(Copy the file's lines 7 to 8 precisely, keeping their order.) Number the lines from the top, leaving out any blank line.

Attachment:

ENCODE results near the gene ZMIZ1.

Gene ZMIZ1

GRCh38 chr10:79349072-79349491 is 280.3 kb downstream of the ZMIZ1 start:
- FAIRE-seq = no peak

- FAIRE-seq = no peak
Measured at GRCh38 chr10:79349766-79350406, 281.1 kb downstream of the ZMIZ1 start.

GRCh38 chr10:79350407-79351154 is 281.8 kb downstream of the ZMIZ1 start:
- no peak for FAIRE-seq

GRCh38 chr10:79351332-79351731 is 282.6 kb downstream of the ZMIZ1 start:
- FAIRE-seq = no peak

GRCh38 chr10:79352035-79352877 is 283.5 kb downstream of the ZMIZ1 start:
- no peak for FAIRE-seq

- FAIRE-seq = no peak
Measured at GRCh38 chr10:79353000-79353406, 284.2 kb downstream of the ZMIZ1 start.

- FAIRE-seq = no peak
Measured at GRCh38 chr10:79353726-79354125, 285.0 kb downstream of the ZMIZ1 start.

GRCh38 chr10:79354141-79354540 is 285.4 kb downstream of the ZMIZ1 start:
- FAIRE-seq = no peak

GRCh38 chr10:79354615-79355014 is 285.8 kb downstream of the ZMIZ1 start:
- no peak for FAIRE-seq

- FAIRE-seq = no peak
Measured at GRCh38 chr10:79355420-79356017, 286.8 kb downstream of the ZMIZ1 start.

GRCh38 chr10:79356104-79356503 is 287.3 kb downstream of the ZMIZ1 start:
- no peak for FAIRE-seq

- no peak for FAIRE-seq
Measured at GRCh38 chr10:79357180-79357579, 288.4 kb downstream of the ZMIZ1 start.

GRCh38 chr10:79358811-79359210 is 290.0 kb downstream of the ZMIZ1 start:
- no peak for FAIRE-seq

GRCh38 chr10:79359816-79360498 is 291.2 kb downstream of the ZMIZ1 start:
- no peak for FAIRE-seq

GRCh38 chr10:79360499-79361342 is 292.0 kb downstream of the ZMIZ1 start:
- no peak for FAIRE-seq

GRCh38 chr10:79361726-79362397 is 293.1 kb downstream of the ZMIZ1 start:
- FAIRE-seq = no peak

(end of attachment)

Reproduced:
GRCh38 chr10:79350407-79351154 is 281.8 kb downstream of the ZMIZ1 start:
- no peak for FAIRE-seq